My wife is abusive and I cannot live with her anymore. What do I do?


My wife of over thirty years and I have been working on serious relational issues for a long time. She was physically, verbally, and emotionally abusive over most of those years, and counselors have suggested she has some light form of paranoia and other mental issues. I tend to think there is a stronger spiritual context as did our pastor. I’ve left the home a couple of times to get a safe distance and heal in my heart and mind. I struggle with tempting thoughts. We are seeing a counselor together. I am attending a church and am active in it. She is not attending anywhere.

I feel sometimes as if I’ve abandoned her, and she regularly shames me about this. I just can’t be at home because she insists on controlling and abusing me.

Our grown children agreed to intervene with me so she would see a psychiatrist several years ago. I moved back in the following year, not wanting a divorce to result. She never saw a psychiatrist. I sense that if I keep trying to encourage her to recognize the abuse and sin, she will try to file for divorce.

Where am I to stand in this case? The scripture says “A husband must not divorce his wife”, but we live in a country where the wife has that option. I have no intention to divorce, but she has mentioned it our whole marriage. What authority do I really have? She won’t listen to pastors or counselors. She claims to be a Christian, but I have doubts. I struggle, yet am taking refuge in Christ's love for me. Any word of encouragement and teaching as to where I stand biblically would be helpful.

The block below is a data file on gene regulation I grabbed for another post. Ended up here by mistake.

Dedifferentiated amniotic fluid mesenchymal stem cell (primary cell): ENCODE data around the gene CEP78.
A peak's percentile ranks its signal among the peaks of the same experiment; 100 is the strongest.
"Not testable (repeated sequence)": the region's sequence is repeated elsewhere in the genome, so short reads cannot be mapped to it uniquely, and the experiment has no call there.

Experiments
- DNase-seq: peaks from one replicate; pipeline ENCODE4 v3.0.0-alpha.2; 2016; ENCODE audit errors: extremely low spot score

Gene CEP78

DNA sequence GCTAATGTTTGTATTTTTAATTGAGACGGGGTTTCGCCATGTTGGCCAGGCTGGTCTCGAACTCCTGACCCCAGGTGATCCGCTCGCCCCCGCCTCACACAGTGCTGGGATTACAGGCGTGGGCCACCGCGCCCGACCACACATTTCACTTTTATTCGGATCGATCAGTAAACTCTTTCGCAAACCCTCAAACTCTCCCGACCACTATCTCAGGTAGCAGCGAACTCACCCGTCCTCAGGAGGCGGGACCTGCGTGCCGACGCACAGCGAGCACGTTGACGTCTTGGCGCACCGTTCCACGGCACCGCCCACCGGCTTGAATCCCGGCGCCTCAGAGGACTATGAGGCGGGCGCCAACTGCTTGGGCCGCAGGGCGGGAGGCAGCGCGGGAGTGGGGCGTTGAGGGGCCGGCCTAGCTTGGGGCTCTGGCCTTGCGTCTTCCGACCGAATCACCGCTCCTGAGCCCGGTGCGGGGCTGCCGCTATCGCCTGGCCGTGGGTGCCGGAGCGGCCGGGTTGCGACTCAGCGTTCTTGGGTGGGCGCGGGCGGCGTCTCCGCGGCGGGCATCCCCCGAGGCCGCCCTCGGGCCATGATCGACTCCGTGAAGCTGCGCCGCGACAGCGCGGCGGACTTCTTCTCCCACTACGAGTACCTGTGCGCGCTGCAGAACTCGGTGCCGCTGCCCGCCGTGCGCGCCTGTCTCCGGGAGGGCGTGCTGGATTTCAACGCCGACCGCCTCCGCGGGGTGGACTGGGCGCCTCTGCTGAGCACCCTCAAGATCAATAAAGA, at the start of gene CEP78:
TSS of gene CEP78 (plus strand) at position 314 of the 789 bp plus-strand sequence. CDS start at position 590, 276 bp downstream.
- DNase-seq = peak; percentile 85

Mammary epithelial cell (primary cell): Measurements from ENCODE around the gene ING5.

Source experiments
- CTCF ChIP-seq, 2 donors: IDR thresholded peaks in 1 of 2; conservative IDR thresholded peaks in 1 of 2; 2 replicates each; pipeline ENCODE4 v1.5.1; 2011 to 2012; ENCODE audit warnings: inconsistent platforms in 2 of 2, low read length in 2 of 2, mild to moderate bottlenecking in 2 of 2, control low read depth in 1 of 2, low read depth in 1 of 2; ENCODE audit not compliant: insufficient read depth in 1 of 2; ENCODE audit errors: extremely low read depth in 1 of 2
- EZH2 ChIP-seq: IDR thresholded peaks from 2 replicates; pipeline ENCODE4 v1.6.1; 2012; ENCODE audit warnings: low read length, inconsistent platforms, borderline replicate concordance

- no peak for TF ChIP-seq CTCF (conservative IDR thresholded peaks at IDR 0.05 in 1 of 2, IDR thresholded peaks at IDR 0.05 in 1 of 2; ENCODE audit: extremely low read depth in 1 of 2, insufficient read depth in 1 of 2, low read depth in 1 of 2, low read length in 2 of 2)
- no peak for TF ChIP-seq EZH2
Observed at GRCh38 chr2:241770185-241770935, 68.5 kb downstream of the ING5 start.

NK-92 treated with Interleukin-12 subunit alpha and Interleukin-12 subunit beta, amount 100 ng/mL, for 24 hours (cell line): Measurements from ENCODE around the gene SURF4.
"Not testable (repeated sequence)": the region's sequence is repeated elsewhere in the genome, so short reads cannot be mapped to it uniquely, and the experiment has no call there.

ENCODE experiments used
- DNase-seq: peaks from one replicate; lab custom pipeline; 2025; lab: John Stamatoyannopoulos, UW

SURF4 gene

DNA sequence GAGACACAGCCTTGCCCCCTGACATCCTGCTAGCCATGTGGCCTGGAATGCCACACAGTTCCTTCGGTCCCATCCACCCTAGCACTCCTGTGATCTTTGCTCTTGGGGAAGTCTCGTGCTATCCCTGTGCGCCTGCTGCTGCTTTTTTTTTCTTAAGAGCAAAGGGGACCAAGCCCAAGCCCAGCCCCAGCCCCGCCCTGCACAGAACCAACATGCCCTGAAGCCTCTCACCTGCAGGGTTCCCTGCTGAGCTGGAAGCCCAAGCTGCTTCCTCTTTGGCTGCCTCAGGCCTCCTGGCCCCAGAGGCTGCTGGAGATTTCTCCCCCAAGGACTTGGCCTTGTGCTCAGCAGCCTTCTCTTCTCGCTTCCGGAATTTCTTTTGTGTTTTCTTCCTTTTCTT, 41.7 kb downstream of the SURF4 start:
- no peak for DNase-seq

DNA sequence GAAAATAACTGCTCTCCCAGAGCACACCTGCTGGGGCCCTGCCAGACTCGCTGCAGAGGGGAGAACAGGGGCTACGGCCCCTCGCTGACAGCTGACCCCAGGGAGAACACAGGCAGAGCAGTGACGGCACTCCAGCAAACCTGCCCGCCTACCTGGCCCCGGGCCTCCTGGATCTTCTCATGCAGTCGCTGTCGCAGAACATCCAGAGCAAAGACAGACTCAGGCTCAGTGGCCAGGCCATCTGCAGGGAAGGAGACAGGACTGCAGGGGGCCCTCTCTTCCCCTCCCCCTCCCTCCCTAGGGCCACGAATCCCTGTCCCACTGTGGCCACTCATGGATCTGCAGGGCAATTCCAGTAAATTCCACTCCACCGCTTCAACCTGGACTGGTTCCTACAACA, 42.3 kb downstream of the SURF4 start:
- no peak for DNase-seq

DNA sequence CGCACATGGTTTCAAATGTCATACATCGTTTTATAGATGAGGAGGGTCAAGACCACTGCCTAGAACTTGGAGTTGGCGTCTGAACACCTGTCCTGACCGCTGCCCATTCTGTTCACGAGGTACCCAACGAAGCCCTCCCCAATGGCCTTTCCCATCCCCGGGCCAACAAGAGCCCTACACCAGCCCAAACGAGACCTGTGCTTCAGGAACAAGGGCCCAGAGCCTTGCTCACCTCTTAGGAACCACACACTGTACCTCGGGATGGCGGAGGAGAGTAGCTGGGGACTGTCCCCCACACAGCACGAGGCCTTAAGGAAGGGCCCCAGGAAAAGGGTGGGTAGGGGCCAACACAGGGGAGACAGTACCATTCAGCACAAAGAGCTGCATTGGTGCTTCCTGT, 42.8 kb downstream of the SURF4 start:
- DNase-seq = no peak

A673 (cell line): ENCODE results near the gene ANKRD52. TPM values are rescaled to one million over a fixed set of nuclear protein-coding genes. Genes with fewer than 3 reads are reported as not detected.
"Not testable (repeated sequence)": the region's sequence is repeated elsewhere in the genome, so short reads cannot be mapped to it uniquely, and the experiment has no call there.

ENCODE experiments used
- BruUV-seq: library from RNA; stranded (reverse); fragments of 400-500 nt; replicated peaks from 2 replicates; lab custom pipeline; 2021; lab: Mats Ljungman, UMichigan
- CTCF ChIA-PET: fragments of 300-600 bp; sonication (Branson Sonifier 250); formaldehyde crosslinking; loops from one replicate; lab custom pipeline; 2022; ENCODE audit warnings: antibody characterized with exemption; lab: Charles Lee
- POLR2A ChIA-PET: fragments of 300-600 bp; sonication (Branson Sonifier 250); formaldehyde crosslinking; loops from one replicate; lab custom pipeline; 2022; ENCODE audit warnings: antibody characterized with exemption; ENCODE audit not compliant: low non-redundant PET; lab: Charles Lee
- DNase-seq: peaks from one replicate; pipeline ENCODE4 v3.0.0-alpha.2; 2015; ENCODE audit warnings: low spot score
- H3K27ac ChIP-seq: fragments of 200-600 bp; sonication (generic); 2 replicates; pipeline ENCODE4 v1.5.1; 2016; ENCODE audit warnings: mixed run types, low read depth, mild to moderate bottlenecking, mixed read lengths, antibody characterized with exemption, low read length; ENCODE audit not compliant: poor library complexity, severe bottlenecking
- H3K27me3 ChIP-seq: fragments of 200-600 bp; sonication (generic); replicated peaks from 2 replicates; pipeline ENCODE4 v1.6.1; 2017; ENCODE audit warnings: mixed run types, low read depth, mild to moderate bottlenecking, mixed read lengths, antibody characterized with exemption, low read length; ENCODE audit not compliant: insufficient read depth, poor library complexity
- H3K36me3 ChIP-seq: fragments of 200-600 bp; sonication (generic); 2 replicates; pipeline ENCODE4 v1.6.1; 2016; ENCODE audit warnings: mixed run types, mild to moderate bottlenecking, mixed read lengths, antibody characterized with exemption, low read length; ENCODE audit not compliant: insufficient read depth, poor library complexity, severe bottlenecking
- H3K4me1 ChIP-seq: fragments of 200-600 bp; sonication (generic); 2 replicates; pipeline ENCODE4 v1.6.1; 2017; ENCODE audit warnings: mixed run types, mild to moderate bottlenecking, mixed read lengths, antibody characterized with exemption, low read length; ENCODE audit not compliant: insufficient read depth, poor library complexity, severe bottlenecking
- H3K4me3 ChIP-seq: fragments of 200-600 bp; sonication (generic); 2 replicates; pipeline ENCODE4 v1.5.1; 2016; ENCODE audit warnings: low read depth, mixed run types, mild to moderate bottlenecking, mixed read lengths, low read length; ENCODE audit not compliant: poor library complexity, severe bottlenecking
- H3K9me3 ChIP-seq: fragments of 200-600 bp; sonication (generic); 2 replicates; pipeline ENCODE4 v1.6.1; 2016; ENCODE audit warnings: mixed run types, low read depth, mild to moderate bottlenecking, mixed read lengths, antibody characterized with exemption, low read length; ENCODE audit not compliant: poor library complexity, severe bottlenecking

It appears to me that the matter is up to your wife. If she decides to divorce you, you won't be able to stop it. If the divorce goes through, then unless you are sure that it is due to her committing adultery, you need to plan on living as a single man the rest of your life -- unless she happens to proceed you in death. "Now to the married I command, yet not I but the Lord: A wife is not to depart from her husband. But even if she does depart, let her remain unmarried or be reconciled to her husband. And a husband is not to divorce his wife" (I Corinthians 7:10-11). The fact that your wife is a Christian in name only doesn't make any difference. It won't allow you to marry again.

I hope you are able to reconcile with her, but the terms of returning must be that she repents of her behavior. You can't force another person to do what is right. She has to make her own choice and accept responsibility for the results of her choices. You are not at fault for her sins. "The soul who sins shall die. The son shall not bear the guilt of the father, nor the father bear the guilt of the son. The righteousness of the righteous shall be upon himself, and the wickedness of the wicked shall be upon himself" (Ezekiel 18:20).


Yes, I understand about staying single and waiting, praying for reconciliation. If I take that stand, that encourages me, even now, not to fear what she might do.


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